Starting with a publication I co-authored with a colleague at New York University in 2014, I launched a movement calling for medicine to shift its focus and develop structural competencies about ways that material realities play out in patients’ bodies and minds.

Physicians get this. In one Robert Wood Johnson survey, 85 percent of providers agreed that “unmet social needs are directly leading to worse health for all Americans.” They also expressed uncertainty about how to help.

The Case of Mrs. Jones

Discover: Can you share an example of how a structural-competency mindset can impact a patient encounter?

Metzl: Picture a young white resident from Utah, “Dr. Cassidy,” in a Bronx hospital meeting a 65-year-old minority woman, “Mrs. Jones,” who arrives late for the appointment and isn’t taking her prescribed blood pressure medicine. If Cassidy adopts a cultural competence framework, they might ask Mrs. Jones questions about her background and her attitudes towards medications. Admittedly those factors are relevant, but a structural competency approach would involve exploring factors beyond the exam room that could matter.

Medical students studying this case might consider the pharmaco-economics involved. Is her prescription for a brand name or generic drug? Where can she fill it, and what policies affect the cost? Relevant questions might include the number of busses or subways Mrs. Jones had to take to reach the office; they might include a consideration of how the time allotted for the visit influences the kinds of conversations that do or do not take place.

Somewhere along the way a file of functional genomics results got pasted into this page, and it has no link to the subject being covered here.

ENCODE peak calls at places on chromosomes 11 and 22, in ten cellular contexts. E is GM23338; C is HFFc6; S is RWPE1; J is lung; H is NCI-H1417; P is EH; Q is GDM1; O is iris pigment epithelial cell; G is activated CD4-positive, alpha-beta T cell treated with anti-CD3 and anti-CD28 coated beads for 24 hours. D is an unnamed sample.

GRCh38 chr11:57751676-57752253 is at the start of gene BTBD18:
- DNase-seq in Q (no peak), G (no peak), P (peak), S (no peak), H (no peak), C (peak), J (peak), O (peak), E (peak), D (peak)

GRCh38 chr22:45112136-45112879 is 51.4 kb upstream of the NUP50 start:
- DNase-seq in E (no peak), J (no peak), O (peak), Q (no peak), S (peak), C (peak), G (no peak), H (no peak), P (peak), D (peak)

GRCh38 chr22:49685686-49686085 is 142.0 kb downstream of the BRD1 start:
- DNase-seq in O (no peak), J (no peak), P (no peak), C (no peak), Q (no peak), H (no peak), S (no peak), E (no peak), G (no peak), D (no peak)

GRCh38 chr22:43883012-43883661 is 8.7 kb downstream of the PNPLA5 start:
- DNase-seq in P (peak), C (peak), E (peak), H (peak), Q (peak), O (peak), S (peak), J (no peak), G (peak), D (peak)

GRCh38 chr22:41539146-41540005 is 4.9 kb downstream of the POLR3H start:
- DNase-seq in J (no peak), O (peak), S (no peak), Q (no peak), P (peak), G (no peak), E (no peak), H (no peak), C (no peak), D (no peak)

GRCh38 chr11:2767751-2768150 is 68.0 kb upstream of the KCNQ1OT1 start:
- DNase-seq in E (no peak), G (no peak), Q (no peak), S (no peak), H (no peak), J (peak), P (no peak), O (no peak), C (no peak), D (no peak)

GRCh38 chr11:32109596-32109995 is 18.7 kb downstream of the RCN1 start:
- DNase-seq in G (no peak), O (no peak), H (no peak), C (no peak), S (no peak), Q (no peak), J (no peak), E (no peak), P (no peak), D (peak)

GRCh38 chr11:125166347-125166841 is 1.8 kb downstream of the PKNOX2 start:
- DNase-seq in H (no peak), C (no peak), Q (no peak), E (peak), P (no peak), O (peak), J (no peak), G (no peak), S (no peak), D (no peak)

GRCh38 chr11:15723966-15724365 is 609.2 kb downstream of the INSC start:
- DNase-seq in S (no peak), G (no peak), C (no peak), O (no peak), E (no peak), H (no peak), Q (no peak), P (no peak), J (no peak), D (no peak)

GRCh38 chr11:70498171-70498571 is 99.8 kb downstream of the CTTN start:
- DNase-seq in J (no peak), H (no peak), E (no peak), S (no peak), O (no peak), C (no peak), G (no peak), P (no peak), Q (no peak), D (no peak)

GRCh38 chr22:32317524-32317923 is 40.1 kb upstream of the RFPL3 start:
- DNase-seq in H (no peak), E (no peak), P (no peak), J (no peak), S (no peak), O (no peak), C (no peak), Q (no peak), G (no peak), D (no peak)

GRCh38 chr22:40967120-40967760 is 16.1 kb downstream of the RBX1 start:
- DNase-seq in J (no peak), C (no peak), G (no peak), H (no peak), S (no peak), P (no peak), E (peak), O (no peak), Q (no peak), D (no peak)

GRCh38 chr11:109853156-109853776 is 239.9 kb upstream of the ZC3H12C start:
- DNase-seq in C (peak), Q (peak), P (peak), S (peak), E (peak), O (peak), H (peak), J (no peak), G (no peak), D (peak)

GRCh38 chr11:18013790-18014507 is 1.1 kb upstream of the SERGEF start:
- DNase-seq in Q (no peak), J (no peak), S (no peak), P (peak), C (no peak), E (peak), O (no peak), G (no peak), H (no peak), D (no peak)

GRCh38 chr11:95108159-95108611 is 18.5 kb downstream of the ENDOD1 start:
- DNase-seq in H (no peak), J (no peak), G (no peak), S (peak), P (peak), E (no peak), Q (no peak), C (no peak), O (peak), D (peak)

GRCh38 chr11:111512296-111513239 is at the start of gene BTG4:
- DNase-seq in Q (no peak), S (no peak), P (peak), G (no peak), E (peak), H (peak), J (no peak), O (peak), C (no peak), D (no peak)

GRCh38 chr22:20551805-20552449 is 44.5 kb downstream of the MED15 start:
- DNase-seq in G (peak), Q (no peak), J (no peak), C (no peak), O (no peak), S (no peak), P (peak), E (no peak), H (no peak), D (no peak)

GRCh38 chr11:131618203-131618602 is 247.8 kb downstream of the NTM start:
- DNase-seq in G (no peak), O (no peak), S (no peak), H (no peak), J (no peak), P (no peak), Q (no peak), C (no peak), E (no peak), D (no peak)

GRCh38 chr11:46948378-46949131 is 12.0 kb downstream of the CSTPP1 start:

Thinking this way helps physicians see that the political economics of health care in America impact them, as well as their patients.

Progress is Essential

Discover: Speaking of medical students, how has the structural-competency approach changed medical education?

Metzl: Since 2014, this idea has fostered a whole movement, with its own literature. The key principles we outlined as essential to a structural-competency approach are now taught in medical schools worldwide.

I believe that structural competency concepts ought to be discussed widely. And, recently I chaired a panel addressing these issues with an undergraduate audience. Several leaders at Vanderbilt, including Wes Ely and Alex Jahangir, participated.

Discover: When you presented these ideas to Congress, how did their leaders respond?

Metzl: Improving our approach to health care is so politicized. Everyone seemed to see just a small part of the problem, when we need to think broadly.  

Concept in Action

Discover: Can you describe examples of efforts based in a structural-competency approach?

Metzl: Student-led initiatives provide good examples. Here at Vanderbilt, a medical student launched the Nashville Mobile Market to bring fresh, healthy food to food deserts. At Harvard, an undergraduate founded Health Leads to support hospitals and clinics in better connecting patients with resources like food, housing and transportation.

Today, insurers provide a variety of tools to allow providers and researchers to assess specific ways in which structural vulnerabilities affect patients. Researchers all over are doing community-based, participatory studies, engaging community members as equal partners in every stage of an investigation, from deciding what questions matter to disseminating results.  

The list of efforts that put structural competency into action could go on and on.

Mobilizing for Better Care

Discover: How would you like to see physicians make their voices heard on the relevant issues?

Metzl: There is no avoiding politics if physicians sincerely want to help patients live healthier lives. Health-care practitioners need to understand how financial, legal, and governmental decisions play out in patients’ lives. Then we need to mobilize to support ethical decisions in all these realms that directly affect well-being.

I don’t tell people who to vote for, but you do have to look broadly and deeply at the life circumstances of the people you treat. Working with the American Medical Association, which has invited all its members to join the structural-competency movement, is a good place to start.